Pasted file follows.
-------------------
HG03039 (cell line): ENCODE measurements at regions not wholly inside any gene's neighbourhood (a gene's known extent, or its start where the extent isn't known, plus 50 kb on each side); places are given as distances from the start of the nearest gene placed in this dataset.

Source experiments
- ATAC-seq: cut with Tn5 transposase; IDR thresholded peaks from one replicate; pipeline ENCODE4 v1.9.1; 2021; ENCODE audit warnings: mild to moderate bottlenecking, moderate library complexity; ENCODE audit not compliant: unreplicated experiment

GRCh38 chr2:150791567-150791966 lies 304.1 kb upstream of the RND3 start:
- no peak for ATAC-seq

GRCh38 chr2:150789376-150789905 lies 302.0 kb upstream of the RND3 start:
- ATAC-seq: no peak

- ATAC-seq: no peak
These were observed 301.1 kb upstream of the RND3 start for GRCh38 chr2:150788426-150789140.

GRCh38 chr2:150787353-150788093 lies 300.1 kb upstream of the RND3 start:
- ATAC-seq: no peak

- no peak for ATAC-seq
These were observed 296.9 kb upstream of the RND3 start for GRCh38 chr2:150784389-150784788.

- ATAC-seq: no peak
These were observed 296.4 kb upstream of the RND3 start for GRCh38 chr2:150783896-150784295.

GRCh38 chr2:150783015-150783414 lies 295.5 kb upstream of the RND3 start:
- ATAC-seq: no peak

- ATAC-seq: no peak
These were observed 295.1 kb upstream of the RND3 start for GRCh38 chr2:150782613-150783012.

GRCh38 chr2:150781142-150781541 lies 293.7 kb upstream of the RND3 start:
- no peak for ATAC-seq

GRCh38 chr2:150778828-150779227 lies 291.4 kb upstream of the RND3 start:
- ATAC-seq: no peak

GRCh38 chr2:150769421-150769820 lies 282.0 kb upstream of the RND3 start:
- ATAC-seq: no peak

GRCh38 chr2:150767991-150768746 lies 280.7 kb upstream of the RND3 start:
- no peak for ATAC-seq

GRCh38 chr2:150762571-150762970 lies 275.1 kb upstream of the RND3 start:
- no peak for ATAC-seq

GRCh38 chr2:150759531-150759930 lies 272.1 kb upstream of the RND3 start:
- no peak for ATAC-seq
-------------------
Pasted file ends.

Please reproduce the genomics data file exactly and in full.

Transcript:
HG03039 (cell line): ENCODE measurements at regions not wholly inside any gene's neighbourhood (a gene's known extent, or its start where the extent isn't known, plus 50 kb on each side); places are given as distances from the start of the nearest gene placed in this dataset.

Source experiments
- ATAC-seq: cut with Tn5 transposase; IDR thresholded peaks from one replicate; pipeline ENCODE4 v1.9.1; 2021; ENCODE audit warnings: mild to moderate bottlenecking, moderate library complexity; ENCODE audit not compliant: unreplicated experiment

GRCh38 chr2:150791567-150791966 lies 304.1 kb upstream of the RND3 start:
- no peak for ATAC-seq

GRCh38 chr2:150789376-150789905 lies 302.0 kb upstream of the RND3 start:
- ATAC-seq: no peak

- ATAC-seq: no peak
These were observed 301.1 kb upstream of the RND3 start for GRCh38 chr2:150788426-150789140.

GRCh38 chr2:150787353-150788093 lies 300.1 kb upstream of the RND3 start:
- ATAC-seq: no peak

- no peak for ATAC-seq
These were observed 296.9 kb upstream of the RND3 start for GRCh38 chr2:150784389-150784788.

- ATAC-seq: no peak
These were observed 296.4 kb upstream of the RND3 start for GRCh38 chr2:150783896-150784295.

GRCh38 chr2:150783015-150783414 lies 295.5 kb upstream of the RND3 start:
- ATAC-seq: no peak

- ATAC-seq: no peak
These were observed 295.1 kb upstream of the RND3 start for GRCh38 chr2:150782613-150783012.

GRCh38 chr2:150781142-150781541 lies 293.7 kb upstream of the RND3 start:
- no peak for ATAC-seq

GRCh38 chr2:150778828-150779227 lies 291.4 kb upstream of the RND3 start:
- ATAC-seq: no peak

GRCh38 chr2:150769421-150769820 lies 282.0 kb upstream of the RND3 start:
- ATAC-seq: no peak

GRCh38 chr2:150767991-150768746 lies 280.7 kb upstream of the RND3 start:
- no peak for ATAC-seq

GRCh38 chr2:150762571-150762970 lies 275.1 kb upstream of the RND3 start:
- no peak for ATAC-seq

GRCh38 chr2:150759531-150759930 lies 272.1 kb upstream of the RND3 start:
- no peak for ATAC-seq